NIS mired in power struggle amid security crisis


President Yoon Suk Yeol sacked National Intelligence Service (NIS) Director Kim Kyou-hyun and his two deputies last Friday.

It was unprecedented for a president to simultaneously dismiss the top three officials of the nation’s spy agency. He has since filled the two deputy director posts but left the top NIS position vacant.

That was another first.

Chief executives usually appoint an NIS director first and pick the deputies based on the director's recommendations. The presidential office said selecting the NIS chief takes time as it requires a confirmation hearing in the National Assembly. However, critics suspect the move reflects Yoon’s intention to bring the NIS under his direct control. Maybe, maybe not.

The reversed appointment could lead to disharmony — or mutiny — at the top echelon of the spy agency. These concerns are valid, given the ongoing turmoil was caused by friction among the three officials. Few outsiders know what’s going on inside the spy agency. Only time will tell.

There are things even the general public knows well, however.

Since Yoon took office in May last year, the NIS has been embroiled in a power struggle between the old and new cadres. That is not news itself. Whenever a new government begins business, the spy agency undergoes a personnel reshuffle. The change is especially big when the power shifts from conservatives to progressives and vice versa.

Still, the internal strife accompanying the power change used to end after a few months. In this government, however, it has lasted 18 months. That reportedly was because Kim’s attempts at a sweeping purge of the previous government’s staff ran into stiff resistance from the existing officials who called for a more gradual change. Yoon’s foot-dragging has also aggravated the conflict. It may be due to the chief executive’s lack of leadership or hidden intentions. Whatever the case, the NIS is now in shambles.

Why the president abruptly sacked the top three officials after procrastinating for so long needs to be clarified. Yoon doesn’t even have a candidate for the next NIS chief. Media reports say he was upset to hear they kept fighting when the entire government was busy in Paris trying to bring the World Expo 2030 to Busan. If true, that only shows the incumbent leader is more emotional than calculating.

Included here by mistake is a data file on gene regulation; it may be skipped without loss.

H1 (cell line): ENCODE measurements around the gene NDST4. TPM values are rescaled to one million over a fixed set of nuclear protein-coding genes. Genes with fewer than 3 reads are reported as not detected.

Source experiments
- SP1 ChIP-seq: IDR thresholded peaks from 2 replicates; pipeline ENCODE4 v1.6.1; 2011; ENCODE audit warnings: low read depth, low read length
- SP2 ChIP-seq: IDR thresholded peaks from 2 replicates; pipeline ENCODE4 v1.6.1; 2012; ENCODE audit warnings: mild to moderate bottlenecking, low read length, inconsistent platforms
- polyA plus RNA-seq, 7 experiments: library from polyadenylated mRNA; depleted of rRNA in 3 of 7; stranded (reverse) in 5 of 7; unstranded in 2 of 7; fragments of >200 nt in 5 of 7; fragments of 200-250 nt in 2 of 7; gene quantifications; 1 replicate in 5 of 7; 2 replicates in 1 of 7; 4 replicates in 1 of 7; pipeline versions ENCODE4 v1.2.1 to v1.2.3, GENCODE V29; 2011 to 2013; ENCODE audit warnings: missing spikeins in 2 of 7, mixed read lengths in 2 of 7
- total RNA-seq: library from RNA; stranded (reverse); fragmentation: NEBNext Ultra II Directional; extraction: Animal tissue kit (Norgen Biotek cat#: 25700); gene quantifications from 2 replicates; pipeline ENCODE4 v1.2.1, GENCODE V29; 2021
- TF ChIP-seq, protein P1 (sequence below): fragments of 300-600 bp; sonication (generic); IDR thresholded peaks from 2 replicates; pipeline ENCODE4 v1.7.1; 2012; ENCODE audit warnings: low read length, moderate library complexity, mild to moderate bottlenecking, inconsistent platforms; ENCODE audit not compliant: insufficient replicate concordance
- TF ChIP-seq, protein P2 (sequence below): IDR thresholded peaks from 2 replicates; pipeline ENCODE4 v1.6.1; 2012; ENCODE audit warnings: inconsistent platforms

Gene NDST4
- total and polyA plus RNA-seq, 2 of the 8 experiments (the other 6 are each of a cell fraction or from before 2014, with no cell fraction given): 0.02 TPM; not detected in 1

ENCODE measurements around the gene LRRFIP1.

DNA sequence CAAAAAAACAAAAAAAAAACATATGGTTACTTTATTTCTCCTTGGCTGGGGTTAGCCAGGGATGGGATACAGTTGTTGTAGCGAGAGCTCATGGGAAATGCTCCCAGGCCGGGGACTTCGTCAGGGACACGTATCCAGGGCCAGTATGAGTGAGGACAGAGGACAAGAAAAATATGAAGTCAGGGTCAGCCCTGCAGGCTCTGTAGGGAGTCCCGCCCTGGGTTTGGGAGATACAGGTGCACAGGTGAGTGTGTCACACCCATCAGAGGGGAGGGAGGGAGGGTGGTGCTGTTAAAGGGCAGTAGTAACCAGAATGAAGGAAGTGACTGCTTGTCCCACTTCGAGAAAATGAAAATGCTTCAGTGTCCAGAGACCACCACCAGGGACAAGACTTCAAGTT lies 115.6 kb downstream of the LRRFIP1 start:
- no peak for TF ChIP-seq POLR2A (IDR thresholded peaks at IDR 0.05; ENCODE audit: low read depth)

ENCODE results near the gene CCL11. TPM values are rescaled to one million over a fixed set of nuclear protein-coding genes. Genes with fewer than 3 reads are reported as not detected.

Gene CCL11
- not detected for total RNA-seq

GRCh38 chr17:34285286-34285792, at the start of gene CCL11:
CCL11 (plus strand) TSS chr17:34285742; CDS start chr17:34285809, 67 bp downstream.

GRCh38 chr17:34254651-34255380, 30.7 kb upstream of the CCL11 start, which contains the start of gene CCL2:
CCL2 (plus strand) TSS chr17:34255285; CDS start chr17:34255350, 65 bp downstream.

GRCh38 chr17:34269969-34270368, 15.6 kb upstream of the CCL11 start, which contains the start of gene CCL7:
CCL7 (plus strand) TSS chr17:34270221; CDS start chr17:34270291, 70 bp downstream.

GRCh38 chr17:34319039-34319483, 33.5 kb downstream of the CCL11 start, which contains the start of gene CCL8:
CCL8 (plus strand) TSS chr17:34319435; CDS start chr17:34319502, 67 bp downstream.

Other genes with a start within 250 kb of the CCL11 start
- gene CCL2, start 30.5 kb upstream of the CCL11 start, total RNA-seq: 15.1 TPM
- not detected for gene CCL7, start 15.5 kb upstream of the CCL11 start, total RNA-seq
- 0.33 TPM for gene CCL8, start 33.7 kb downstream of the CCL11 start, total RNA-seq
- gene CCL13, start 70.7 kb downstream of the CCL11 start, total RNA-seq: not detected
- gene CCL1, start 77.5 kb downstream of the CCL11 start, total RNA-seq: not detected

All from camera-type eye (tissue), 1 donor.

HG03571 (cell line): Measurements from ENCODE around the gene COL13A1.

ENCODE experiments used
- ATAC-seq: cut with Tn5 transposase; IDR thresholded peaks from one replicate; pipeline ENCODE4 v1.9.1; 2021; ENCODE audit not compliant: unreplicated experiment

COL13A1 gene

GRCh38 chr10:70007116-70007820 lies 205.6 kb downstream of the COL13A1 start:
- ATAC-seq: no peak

Opposition parties blamed Yoon for letting the NIS go astray and called for convening the Assembly's Intelligence Committee. We agree.

The turmoil at the NIS couldn’t have come at a worse moment. Wars are going on in Europe and the Middle East, and North Korea is more hostile than ever. Now is not the time, and there has never been such a time, for the NIS to be mired in an internal struggle. The world is returning to the Cold War era under which the intelligence war will intensify.

South Koreans are unsure whether their spy agency is prepared for the North’s sophisticated cyberwarfare tactics. Industrial espionage is also of increasing importance. Rapid chasers, including China, try to steal Korea’s manufacturing technology. The NIS has no time to waste.

We know most NIS officials work hard for their country. However, there have been some dark sides to the top spy agency since its beginning as the Korea Central Intelligence Agency (KCIA). It once cracked down on pro-democracy activists and meddled in politics later. Liberal presidents tried to turn it into an apolitical agency focusing on intelligence-gathering duties. Such efforts should continue regardless of changes in political power.

The NIS must not go back to its politicized past. Inter-Korean relations show signs of going back several decades, but the top spy agency must not follow suit. Monitoring political opponents and manipulating spies should have no place in a 21st-century intelligence agency.

The country's president must pick the next NIS chief among politically neutral experts. NIS agents may need to cooperate with their counterparts from friendly countries, but must be able to outflank them when needed.

When lawmakers pressed the former NIS director on the allegation that the U.S. installed surveillance devices in the presidential office, he kept mum.

The next NIS chief must display more capability and independence.

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Spy agency in disarray

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28.11.2023
NIS mired in power struggle amid security crisis


President Yoon Suk Yeol sacked National Intelligence Service (NIS) Director Kim Kyou-hyun and his two deputies last Friday.

It was unprecedented for a president to simultaneously dismiss the top three officials of the nation’s spy agency. He has since filled the two deputy director posts but left the top NIS position vacant.

That was another first.

Chief executives usually appoint an NIS director first and pick the deputies based on the director's recommendations. The presidential office said selecting the NIS chief takes time as it requires a confirmation hearing in the National Assembly. However, critics suspect the move reflects Yoon’s intention to bring the NIS under his direct control. Maybe, maybe not.

The reversed appointment could lead to disharmony — or mutiny — at the top echelon of the spy agency. These concerns are valid, given the ongoing turmoil was caused by friction among the three officials. Few outsiders know what’s going on inside the spy agency. Only time will........

© The Korea Times


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